How much online privacy do you really have? Less than you think
How much privacy do you have on the web? An independent group called PrivacyChoice has undertaken the formidable effort of assigning a numeric score to popular websites, measuring their published policies and how much tracking they allow. The results are eye-opening.
Your privacy takes a beating every time you open your web browser.
But how badly are you being pummeled? An independent group called PrivacyChoice has undertaken the formidable effort of assigning a numeric score, on a scale of 0-100, to help rate the policies and practices of website publishers and the trackers they use to monitor your activities as you move around the web.
That rating, called PrivacyScore, was officially unveiled today. And while it’s fun to look at the individual scores for some of your favorite websites, it’s sobering to consider how poorly behaved most websites are when it comes to your privacy.
I’ve had a few day’s to look at the PrivacyScore online tool and examine how various sites perform. Here, for example, is a representative slice of some top-tier news sites:
Fox News … 84
New York Post … 83
CNET/Download.com … 82
Washington Post … 82
ZDNet … 73
MSN … 72
MSNBC … 72
New York Times … 71
Huffington Post … 69
Gizmodo … 68
USA Today … 61
CNN … 43
PC World … 35
It’s odd to see two Rupert Murdoch-owned sites at the top of the list, with CNN and PC World earning truly execrable scores.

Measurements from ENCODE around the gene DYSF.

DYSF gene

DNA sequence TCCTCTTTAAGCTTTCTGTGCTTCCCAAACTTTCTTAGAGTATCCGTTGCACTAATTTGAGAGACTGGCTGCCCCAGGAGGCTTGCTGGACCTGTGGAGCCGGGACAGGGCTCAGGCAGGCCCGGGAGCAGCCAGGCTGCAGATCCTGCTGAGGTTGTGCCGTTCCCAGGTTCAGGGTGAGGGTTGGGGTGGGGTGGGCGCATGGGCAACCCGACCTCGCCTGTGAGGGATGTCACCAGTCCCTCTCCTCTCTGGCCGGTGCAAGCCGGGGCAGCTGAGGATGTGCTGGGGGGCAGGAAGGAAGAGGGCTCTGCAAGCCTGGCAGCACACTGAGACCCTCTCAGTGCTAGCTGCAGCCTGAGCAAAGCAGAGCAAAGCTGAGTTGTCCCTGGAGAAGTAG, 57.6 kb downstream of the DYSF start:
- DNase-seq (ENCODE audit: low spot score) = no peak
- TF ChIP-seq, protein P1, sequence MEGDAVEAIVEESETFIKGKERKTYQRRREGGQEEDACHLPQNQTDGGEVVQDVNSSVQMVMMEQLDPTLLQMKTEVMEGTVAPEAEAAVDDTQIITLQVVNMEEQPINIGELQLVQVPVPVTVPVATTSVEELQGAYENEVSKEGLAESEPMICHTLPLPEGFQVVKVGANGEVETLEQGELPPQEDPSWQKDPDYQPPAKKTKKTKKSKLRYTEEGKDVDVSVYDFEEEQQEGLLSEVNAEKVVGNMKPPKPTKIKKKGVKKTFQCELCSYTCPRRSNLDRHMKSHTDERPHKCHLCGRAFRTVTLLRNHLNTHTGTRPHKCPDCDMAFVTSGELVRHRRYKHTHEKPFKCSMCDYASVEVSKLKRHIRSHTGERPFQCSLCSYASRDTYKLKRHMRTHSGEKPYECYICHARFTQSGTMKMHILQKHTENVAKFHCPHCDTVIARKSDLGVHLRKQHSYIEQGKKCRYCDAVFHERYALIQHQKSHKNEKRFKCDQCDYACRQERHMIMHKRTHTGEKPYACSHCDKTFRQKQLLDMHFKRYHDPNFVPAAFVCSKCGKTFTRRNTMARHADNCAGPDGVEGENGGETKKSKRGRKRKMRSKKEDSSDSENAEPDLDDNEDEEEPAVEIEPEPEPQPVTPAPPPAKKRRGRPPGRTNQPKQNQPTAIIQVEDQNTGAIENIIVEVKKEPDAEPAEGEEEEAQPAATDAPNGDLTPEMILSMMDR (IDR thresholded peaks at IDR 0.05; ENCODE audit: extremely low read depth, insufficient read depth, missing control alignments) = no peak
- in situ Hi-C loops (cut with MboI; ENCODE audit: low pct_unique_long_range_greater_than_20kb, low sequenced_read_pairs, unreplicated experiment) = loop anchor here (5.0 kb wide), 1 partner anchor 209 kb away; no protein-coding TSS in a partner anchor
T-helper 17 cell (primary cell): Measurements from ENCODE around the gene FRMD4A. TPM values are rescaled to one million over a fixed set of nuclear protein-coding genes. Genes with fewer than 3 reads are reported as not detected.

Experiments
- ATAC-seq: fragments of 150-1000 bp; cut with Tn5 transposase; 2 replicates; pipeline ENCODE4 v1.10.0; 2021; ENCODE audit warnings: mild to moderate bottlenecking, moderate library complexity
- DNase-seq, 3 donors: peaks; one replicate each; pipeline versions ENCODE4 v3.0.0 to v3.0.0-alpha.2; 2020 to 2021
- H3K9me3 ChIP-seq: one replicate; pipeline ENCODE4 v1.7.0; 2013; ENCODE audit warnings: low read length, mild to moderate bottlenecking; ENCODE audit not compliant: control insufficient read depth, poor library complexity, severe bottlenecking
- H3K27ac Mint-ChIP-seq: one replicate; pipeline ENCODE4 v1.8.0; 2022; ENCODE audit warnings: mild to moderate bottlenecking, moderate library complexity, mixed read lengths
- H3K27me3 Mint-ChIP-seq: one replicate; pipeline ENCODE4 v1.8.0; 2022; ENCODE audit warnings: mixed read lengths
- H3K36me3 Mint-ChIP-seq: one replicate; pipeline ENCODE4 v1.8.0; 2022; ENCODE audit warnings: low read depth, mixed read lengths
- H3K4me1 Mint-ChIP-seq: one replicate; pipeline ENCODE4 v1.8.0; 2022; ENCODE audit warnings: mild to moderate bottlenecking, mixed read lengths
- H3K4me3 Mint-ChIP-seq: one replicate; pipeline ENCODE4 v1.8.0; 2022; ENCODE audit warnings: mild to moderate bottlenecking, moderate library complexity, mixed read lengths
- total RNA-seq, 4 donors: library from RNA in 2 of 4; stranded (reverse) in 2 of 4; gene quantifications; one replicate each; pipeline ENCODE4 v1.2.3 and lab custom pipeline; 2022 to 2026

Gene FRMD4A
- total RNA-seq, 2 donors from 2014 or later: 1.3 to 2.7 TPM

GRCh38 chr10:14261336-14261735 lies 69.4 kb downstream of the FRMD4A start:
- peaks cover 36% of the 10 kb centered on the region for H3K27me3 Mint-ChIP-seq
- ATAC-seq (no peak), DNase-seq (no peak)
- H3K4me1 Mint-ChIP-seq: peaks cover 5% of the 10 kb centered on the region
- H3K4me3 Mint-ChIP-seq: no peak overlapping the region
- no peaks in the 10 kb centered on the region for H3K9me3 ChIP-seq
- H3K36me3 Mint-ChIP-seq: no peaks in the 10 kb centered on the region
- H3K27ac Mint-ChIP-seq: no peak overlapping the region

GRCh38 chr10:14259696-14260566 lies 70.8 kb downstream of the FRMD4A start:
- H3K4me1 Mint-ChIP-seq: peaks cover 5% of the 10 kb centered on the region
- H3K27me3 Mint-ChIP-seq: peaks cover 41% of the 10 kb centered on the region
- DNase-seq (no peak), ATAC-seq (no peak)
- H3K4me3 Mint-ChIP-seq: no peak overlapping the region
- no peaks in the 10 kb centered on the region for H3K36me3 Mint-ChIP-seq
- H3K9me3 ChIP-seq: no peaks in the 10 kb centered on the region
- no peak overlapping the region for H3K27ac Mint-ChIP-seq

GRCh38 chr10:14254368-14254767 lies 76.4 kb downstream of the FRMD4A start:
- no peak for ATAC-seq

So how can you check a site’s PrivacyScore for yourself? What do the numbers mean? And, most importantly, what are you supposed to do with this information?
First things first: You can measure a site’s general awareness of and respect for its users’ privacy by typing its top-level domain name into the PrivacyScore box. You can also download browser add-ons for Firefox and Chrome, which allows you to see the rating in a toolbar when you visit one of the 1399 rated sites. You can click the toolbar button to get more details about a site. Here, for example, is a summary for ZDNet.com:
The PrivacyScore calculation is derived from two sets of subscores, each worth a maximum of 50 points. The first measures how the site publisher’s privacy policies measure up against an ideal version. The second measures the actual performance of tracking companies—advertising providers, analytics companies, and the like—whose tools are used on the site being measured. (For full details of what goes into each score, see the PrivacyScore FAQ.)
To avoid playing favorites, I’ll look at ZDNet’s score here. This site gets dinged on the privacy policies score for not having a clear policy for dealing with users who ask to have their data deleted and for not providing an assurance of notice if data is requested. It also takes some knocks for associating with third-party ad and tracking companies that don’t necessarily respect sensitive boundaries (health history, financial records, religion) or allow user opt-outs and for retaining data longer than one year.
On the PrivacyScore scale, a score of more than 90 earns a solid green rating. Among the well-known websites I looked at that earned that score, were some surprising names: Wikipedia earned a perfect 100 (as did PrivacyChoice, not surprisingly). Dropbox, Pinterest, Twitter, Tumblr, and (ahem) Go Daddy were all rated 95. Facebook earned a 94, TripAdvisor a 93, WebMD a 92, and both Apple and Zynga clocked in at a solid 90.
In the yellow zone, with scores of 80-89, are the full network of Google sites (85), Amazon (84), Travelocity and Ask (83), CNET (82), and Craigslist (80). No Microsoft-owned property was above the high 70s: Microsoft.com (78), Live.com and Skype (77), Bing (74), and MSN (72) all have work to do, privacy-wise.